Cormorano is the latest piece I am working on. As do many other writers, I draw upon past experiences, family history, and images to create a story. This piece is set in war time Liverpool but with a twist. It focuses on the Little Italy area of the city and on the protagonist Joseph Ventre. My grandmother grew up in this area and time so there are stories a plenty. Below is an excerpt of the piece. Please read, enjoy, and try to figure out the title
‘The siren wails just after nine o’clock. I jump up and Mam is already pulling her shawl around her shoulders. The sound pierces the air, filling my body with dread and fear. I try to find my way to the door in the pitch black, pulling my jumper on and taking my gas mask from its box. I tie the laces on my shoes; one has got a hole in the heel. Mam stops dead and holds a finger up in the air.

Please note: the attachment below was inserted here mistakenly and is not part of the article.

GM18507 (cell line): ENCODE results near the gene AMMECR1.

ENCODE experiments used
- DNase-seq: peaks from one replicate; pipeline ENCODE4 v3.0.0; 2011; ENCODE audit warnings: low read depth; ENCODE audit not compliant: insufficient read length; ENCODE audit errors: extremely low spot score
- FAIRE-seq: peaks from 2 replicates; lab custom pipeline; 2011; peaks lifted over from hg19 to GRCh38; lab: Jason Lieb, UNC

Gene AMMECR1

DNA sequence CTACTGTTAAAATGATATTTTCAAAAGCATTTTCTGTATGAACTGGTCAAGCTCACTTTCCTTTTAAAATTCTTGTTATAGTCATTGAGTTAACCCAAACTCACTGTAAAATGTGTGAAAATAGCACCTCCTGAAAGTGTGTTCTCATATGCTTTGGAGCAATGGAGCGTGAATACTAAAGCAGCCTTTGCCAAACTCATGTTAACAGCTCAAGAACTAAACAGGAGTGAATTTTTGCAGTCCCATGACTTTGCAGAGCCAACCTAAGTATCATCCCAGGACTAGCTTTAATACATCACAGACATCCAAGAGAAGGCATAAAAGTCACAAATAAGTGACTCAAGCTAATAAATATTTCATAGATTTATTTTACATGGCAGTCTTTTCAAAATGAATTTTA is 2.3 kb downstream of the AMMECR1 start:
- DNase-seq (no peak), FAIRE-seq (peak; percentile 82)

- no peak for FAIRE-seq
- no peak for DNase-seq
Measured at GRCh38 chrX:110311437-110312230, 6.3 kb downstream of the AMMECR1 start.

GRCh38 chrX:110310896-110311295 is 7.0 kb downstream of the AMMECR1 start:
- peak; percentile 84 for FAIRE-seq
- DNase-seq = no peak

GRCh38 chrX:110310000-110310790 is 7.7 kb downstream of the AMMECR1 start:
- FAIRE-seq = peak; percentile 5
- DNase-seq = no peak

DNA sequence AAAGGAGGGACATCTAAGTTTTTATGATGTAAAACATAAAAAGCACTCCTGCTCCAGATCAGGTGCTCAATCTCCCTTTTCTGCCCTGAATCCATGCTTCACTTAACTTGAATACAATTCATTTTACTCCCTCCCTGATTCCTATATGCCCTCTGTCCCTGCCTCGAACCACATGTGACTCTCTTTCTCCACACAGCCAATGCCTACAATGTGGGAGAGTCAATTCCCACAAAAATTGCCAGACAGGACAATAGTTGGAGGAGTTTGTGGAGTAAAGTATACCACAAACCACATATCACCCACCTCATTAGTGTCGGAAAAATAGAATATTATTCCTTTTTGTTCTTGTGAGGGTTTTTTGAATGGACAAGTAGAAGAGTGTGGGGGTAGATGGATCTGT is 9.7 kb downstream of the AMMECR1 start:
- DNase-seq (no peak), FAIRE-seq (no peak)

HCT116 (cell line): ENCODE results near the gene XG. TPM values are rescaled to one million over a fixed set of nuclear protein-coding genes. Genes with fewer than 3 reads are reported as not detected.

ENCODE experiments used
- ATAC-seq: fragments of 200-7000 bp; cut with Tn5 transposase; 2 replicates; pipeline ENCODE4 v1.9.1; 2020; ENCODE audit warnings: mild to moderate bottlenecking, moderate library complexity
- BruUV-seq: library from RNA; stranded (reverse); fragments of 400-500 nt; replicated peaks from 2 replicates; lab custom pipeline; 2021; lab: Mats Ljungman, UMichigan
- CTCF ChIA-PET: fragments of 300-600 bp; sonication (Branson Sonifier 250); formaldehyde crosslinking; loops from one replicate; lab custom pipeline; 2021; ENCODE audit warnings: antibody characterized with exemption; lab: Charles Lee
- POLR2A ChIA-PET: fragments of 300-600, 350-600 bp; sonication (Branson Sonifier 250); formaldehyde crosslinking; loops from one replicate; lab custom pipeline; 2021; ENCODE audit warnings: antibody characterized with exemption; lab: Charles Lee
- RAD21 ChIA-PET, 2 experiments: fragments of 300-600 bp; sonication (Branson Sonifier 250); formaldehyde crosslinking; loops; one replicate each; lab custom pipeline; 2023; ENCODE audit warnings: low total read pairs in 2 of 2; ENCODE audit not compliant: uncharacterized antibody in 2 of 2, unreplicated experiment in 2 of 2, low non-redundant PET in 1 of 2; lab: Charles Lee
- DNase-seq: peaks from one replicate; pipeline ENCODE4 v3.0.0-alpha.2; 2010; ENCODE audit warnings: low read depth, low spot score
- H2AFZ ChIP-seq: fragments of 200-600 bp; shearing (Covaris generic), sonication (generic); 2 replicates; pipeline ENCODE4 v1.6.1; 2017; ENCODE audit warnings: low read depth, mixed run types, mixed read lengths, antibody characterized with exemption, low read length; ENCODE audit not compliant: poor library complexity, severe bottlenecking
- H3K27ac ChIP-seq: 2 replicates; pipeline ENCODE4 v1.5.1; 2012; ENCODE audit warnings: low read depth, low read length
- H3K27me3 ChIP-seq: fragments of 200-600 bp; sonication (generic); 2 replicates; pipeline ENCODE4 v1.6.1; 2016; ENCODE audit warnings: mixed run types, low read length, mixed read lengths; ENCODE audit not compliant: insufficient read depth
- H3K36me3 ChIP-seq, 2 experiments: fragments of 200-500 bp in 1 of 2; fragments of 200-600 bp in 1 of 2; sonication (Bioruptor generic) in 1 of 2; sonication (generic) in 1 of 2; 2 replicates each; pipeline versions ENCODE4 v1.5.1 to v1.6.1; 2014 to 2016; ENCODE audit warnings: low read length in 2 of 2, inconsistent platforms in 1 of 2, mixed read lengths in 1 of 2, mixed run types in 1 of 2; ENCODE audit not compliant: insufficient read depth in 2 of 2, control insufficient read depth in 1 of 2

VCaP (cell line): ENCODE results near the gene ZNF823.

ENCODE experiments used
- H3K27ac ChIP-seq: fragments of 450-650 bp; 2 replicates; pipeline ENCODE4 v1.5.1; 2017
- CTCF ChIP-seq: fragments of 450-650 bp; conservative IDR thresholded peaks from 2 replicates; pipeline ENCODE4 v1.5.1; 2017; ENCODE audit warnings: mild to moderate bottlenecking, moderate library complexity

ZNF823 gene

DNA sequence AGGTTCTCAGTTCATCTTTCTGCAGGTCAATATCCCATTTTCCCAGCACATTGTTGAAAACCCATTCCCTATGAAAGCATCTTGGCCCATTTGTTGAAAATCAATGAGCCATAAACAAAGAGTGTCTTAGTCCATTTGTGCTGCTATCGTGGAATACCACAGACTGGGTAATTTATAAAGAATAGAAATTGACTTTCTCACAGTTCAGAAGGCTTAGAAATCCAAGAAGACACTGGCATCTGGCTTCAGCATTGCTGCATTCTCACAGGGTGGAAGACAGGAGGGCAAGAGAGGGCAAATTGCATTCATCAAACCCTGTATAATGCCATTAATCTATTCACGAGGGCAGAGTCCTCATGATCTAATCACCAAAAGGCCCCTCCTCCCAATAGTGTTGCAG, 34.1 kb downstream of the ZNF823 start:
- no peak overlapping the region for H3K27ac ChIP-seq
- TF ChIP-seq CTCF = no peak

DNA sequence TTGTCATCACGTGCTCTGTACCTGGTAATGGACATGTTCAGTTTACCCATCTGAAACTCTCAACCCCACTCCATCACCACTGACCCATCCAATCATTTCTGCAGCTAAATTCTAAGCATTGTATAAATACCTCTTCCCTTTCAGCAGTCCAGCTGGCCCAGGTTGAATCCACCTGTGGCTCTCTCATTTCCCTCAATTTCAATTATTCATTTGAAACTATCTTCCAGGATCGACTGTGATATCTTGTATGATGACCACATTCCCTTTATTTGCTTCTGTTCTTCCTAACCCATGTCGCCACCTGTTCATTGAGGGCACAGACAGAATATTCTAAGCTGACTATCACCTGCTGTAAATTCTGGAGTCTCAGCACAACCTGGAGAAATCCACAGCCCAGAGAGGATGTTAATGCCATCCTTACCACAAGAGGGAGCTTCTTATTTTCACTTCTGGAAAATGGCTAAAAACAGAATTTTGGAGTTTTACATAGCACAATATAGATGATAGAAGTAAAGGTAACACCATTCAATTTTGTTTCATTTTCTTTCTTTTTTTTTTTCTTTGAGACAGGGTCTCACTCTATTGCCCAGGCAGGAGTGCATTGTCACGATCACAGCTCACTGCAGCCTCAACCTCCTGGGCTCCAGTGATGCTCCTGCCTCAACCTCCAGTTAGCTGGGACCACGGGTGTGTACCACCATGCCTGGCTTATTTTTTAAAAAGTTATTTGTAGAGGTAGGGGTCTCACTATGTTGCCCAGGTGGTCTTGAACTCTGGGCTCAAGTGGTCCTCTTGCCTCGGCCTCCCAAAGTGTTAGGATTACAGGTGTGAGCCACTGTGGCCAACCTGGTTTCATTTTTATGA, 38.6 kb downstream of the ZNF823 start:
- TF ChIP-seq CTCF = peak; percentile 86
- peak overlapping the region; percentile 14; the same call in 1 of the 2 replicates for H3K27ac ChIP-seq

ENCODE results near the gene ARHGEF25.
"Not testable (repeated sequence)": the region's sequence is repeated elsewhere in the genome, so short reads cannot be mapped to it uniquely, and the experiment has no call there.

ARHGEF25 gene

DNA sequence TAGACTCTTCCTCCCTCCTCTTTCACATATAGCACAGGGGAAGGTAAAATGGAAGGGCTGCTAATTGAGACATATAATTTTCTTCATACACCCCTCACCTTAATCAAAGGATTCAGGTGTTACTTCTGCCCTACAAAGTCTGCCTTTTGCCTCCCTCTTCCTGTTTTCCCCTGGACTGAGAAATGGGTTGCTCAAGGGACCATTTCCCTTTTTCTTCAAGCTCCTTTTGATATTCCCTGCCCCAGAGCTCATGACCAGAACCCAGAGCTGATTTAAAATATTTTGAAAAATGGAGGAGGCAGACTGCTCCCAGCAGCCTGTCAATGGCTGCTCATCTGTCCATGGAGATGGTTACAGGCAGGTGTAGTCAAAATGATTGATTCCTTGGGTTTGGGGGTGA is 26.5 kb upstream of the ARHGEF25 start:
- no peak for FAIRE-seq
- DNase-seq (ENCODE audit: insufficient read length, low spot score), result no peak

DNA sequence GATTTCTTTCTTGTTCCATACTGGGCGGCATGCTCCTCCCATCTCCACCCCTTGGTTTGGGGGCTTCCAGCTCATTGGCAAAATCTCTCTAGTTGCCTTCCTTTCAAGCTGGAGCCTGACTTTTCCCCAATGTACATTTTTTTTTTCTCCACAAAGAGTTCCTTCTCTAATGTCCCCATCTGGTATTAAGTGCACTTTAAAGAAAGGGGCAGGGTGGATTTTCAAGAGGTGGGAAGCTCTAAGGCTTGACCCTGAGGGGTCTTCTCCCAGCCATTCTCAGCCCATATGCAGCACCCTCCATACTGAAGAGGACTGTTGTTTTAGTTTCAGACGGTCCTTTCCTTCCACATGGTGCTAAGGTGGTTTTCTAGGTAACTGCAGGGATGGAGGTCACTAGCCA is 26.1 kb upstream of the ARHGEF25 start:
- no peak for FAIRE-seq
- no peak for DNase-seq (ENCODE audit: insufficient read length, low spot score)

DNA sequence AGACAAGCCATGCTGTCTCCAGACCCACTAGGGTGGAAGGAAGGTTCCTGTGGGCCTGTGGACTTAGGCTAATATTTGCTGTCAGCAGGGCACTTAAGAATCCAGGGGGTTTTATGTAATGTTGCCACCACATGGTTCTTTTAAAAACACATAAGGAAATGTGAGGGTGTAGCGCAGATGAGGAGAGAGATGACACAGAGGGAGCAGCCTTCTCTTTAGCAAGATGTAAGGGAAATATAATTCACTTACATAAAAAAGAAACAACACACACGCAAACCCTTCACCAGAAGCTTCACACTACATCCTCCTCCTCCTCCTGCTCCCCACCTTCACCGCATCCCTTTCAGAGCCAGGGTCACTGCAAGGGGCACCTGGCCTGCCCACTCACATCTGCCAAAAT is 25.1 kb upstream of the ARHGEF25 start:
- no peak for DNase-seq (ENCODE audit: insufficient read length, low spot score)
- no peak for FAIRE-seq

‘Listen.’ I turn my ear to the window. ‘Can you hear the planes?’ She stays quiet. They’re coming all right. God knows how many there is tonight. Mam grabs a bag she has ready in case of an air raid. As we leave the house, Uncle Fran runs down the street to get us. I know Mam feels safer when he’s around. He’s tall like Dad was, well built too. He hides his messy black hair under a hat; sometimes I think he sleeps in it. The siren becomes louder as we reach the end of the street. A fire bobby turns the handle at the top of the siren tower, shouting at the crowds to wear their masks. In the distance the sky is a mixture of deep orange and black. They’ve started bombing the docks again and I pray that the Cormorano make it till morning. It’s a few minutes walk to the nearest shelter. I strap my mask tight onto my head. Every breath I take is shorter than the last. Babies are screaming, mothers are scared; the men lead the way onto Scotland Road. I don’t know how everyone’s going to fit inside the shelter. Panicking, I reach for Mam’s hand and follow Uncle Fran across the pitch black cobbled streets. Up ahead, seven planes fly lower than normal, lined up perfectly. They’re heading our way. The noise rips through my ears. I feel the vibration in my chest. People are shouting, ‘Quick, get the kids inside!’ ‘Pass me the baby!’ ‘Oh God, this is it, hurry up!’’